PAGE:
One of my favorite aspects to this story, though, is the romance. It takes a backseat throughout the novel but it's a slow-burn that utterly won me over and had me swooning from the beginning. Jesse is a friend of Winter's, someone who also works for Gideon and has had a tough past of his own. But he genuinely cares for Winter and watching as he breaks down her barriers and convinces her of his affection, despite her past and the demons she carries, is a highlight of the story. Their friendship is rock-solid, the trust between them a pillar for Winter to find support upon in the face of her sister's death. I also love that their relationship isn't always easy--not for Winter and certainly not for Jesse. But it's so rewarding and I'm really looking forward to seeing how it develops in the sequel.
Vicarious is a thriller from start to finish. I found myself flipping these pages, wondering at who could have killed Rose, where she was at the time of her death, and the people she spoke to. As Winter interrogates those in her life, she uncovers secrets about her sister that she never even suspected and the influx of clues and leads, not to mention dead-ends, makes for an exciting read. Add in the complex personalities of Winter--and Jesse's utter charm--and I'd have been sold. But Stokes also has another trick up her sleeve--the ViSEs. And, damn, they are cool. I love how the ViSEs were an integral aspect to Rose's death but, also, we get to see them filmed and in action later in the novel. Clearly, they're going to be playing an even bigger role in the sequel and I loved the futuristic tint that the ViSEs provided to this world, which is otherwise identical to ours.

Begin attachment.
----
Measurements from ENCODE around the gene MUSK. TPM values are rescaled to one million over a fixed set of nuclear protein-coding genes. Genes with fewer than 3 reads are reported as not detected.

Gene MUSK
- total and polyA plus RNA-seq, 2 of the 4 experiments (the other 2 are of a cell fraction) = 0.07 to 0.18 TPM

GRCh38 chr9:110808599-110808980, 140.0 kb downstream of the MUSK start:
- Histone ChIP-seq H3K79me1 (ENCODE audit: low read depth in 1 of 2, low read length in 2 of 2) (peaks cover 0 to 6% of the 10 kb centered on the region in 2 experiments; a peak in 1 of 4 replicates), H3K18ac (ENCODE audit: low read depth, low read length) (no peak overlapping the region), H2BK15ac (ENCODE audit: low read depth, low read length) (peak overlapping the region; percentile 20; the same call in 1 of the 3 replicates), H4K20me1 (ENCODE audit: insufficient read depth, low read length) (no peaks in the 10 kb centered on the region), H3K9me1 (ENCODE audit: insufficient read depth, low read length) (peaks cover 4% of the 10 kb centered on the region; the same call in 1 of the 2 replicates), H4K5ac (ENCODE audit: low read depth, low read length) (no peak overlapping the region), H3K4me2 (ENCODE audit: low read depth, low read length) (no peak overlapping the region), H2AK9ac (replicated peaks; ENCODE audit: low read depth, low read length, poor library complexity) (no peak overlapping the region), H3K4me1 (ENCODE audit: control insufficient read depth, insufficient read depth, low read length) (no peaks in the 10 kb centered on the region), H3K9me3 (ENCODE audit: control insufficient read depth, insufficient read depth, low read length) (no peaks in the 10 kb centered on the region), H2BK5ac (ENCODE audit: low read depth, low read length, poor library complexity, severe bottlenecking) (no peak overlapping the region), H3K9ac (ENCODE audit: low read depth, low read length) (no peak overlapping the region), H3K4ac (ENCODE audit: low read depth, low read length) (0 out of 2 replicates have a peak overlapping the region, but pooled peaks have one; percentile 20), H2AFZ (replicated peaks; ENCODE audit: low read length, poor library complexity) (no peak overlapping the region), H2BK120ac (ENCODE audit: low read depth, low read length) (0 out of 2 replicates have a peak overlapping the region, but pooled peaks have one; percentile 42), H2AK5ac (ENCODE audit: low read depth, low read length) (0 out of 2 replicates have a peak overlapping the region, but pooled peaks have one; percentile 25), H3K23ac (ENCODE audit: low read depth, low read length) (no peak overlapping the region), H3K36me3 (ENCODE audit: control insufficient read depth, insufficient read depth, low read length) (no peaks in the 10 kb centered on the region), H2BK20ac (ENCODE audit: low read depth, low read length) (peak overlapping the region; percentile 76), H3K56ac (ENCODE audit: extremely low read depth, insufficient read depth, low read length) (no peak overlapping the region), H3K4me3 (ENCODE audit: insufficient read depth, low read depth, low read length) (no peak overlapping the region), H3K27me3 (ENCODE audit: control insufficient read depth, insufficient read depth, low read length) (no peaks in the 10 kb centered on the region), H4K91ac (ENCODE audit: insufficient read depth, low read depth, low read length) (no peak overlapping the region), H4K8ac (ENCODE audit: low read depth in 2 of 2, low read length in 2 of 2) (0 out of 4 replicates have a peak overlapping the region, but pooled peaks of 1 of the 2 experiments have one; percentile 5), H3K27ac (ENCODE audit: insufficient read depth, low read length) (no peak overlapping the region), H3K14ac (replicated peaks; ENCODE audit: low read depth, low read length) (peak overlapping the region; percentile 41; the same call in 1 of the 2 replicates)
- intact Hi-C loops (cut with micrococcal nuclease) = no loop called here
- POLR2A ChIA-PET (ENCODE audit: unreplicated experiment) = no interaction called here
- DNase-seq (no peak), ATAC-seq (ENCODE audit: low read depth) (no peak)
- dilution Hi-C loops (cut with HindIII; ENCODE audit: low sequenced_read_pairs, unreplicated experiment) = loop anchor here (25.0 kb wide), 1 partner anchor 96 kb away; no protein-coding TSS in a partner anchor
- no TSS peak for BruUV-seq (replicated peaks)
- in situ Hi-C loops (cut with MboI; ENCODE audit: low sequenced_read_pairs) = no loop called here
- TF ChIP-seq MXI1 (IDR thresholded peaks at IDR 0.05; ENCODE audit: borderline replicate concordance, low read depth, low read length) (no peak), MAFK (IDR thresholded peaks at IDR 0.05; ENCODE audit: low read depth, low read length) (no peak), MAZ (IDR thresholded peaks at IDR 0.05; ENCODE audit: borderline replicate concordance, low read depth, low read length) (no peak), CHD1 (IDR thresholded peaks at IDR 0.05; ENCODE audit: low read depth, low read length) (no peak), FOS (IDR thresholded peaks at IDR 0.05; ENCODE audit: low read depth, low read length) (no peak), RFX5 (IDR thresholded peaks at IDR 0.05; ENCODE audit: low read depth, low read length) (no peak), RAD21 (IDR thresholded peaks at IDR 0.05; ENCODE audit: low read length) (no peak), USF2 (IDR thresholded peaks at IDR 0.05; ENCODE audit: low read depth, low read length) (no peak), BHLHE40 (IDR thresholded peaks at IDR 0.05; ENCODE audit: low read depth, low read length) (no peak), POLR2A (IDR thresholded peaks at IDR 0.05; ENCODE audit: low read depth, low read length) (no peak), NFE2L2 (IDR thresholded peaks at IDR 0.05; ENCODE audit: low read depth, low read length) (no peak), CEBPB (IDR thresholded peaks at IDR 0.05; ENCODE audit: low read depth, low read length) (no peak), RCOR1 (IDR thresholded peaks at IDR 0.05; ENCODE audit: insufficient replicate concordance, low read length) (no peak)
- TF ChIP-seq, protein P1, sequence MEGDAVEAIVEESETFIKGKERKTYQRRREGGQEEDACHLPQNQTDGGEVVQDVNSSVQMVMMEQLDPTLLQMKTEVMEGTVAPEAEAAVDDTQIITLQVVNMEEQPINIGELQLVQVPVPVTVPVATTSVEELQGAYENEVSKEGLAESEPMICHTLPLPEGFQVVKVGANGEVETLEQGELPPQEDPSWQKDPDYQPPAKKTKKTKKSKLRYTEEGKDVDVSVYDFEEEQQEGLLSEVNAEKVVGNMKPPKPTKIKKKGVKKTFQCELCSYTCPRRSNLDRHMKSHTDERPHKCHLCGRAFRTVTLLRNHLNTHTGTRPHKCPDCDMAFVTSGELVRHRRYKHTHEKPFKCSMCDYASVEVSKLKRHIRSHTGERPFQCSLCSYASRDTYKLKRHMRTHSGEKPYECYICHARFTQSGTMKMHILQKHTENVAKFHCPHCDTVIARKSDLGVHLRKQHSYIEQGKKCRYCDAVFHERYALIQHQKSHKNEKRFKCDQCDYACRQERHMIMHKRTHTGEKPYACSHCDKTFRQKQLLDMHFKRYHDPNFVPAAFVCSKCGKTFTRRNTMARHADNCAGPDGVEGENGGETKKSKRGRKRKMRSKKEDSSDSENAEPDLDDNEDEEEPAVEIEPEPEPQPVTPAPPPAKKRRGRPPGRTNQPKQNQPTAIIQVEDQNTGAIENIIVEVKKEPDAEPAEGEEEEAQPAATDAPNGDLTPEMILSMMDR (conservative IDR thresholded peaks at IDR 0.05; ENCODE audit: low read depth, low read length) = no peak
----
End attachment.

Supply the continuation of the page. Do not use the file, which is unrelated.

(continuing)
The best part about Vicarious are all the twists and turns that you won't see coming. I was shocked and reeling by the end of this novel and though it is a part of a duology, with this portion of the story wrapped up, I want the sequel--now. Yet, for all its seeming perfection, I will say that I had a few sliiight issues with Vicarious. Namely, that I found it to drag a little in the middle. There are a lot of back-to-back sequences with lots of action, whether it be Winter tracking down her sister's body or haunting the places she frequented or visiting people that only Rose knew. There are also a lot of really intriguing ViSEs that we get to see--ViSEs that Winter finds of Rose and her adventures. But then, somewhere in the middle, I found myself flipping the pages and wondering when the action would pick up again. I think that with so many fast-paced scenes, the slower moments feel a little too slow. Thankfully, it doesn't seem that way for too long and Stokes regains her momentum, stunning readers with more action-shots, ViSEs, and plot twists.
Thus, all-in-all, I'm totally impressed and utterly in love with this book. It is clear that Stokes's research is impeccable and her incorporation of diverse characters, their heritage and their struggles, is admirable. Even if you're not looking for more diversity in YA, the mystery, the plot twists, and the thrills will keep you glued to your seat. And for fans of deeper connections, complex personalities, and tough relationships--Stokes delivers on that as well. Vicarious has something in it for everyone--read it, at least so that I'm not counting down the days to its sequel by myself. ;)
If you're interested in my GIF-ridden pre-review of the novel, you can find it here.